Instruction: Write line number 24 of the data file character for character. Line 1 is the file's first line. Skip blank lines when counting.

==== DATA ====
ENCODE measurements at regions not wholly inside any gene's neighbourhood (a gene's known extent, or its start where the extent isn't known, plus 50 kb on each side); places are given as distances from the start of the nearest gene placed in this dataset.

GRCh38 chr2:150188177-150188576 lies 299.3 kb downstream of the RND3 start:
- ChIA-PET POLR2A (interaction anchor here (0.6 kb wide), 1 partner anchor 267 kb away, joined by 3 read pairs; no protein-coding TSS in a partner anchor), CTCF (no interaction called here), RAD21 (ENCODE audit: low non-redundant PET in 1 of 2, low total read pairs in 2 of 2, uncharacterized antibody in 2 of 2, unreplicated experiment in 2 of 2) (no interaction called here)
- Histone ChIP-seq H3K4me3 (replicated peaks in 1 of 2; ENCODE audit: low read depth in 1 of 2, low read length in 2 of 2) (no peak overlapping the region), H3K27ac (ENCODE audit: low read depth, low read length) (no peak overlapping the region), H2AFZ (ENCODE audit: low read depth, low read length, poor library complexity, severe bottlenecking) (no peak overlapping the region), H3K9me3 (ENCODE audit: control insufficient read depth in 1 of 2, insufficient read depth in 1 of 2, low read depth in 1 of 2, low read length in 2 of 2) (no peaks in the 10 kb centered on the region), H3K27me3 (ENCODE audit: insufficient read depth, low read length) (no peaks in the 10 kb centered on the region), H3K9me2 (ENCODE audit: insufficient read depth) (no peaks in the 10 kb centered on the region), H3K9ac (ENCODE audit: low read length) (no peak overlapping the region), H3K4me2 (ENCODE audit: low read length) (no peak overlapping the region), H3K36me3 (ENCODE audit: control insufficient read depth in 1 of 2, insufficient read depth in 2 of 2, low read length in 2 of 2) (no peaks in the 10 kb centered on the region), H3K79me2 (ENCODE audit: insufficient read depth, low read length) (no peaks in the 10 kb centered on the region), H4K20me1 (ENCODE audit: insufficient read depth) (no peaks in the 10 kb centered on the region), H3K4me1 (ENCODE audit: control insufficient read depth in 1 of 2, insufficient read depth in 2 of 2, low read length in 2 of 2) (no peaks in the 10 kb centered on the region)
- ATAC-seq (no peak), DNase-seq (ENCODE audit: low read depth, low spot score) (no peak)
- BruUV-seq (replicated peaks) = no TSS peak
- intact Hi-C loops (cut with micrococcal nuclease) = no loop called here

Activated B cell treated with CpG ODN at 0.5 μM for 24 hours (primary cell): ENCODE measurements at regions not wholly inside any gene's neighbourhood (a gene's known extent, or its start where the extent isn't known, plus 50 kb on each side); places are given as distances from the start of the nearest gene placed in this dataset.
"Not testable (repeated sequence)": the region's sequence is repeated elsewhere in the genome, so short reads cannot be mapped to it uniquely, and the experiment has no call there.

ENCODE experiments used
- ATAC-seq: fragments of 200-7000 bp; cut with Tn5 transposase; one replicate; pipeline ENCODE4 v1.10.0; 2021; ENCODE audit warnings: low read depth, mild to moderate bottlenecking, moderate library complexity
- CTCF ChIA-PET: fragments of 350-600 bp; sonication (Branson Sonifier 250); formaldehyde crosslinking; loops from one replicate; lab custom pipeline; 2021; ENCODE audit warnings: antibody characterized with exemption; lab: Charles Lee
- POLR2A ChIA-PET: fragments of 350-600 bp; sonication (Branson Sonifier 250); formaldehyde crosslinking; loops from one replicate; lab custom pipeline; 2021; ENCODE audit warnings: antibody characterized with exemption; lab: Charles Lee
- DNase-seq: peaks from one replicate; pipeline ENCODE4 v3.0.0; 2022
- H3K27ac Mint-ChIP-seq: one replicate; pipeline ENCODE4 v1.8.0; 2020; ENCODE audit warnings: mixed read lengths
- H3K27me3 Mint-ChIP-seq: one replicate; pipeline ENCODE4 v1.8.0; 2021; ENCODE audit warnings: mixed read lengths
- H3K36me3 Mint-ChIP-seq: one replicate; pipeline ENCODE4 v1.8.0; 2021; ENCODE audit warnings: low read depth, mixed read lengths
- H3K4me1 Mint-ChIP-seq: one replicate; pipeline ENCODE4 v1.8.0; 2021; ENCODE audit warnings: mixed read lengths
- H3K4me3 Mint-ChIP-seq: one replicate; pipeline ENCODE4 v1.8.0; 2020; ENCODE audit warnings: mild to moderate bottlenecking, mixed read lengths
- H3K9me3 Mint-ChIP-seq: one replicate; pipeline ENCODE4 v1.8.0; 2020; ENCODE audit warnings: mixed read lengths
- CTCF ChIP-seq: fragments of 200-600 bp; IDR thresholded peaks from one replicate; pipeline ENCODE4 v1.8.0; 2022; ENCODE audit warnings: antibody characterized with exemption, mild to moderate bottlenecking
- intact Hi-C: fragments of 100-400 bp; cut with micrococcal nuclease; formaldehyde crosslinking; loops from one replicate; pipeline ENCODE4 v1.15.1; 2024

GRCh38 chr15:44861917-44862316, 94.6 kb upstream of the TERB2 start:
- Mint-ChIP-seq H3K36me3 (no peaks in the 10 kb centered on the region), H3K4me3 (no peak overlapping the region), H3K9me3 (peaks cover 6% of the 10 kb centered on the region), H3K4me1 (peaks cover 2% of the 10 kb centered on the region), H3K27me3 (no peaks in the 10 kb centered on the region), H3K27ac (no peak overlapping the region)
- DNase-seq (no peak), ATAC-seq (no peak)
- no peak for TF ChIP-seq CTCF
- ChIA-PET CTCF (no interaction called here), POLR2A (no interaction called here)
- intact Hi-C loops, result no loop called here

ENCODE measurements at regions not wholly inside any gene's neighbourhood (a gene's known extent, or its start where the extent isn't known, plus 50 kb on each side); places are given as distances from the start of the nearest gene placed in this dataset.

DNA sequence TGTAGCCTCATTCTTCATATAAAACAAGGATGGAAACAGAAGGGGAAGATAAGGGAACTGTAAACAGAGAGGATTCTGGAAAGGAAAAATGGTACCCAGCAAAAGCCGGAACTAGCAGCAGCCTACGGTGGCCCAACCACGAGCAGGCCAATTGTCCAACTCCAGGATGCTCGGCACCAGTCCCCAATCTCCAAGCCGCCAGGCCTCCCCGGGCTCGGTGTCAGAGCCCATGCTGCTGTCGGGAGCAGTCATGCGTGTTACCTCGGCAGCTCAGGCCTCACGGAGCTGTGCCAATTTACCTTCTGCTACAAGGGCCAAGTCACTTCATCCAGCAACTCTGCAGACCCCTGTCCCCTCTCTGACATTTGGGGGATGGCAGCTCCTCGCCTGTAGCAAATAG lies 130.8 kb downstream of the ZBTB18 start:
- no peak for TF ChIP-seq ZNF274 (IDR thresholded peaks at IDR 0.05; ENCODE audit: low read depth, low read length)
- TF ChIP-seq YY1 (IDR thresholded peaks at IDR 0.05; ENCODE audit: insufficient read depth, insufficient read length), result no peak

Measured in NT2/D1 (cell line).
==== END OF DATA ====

- Mint-ChIP-seq H3K36me3 (no peaks in the 10 kb centered on the region), H3K4me3 (no peak overlapping the region), H3K9me3 (peaks cover 6% of the 10 kb centered on the region), H3K4me1 (peaks cover 2% of the 10 kb centered on the region), H3K27me3 (no peaks in the 10 kb centered on the region), H3K27ac (no peak overlapping the region)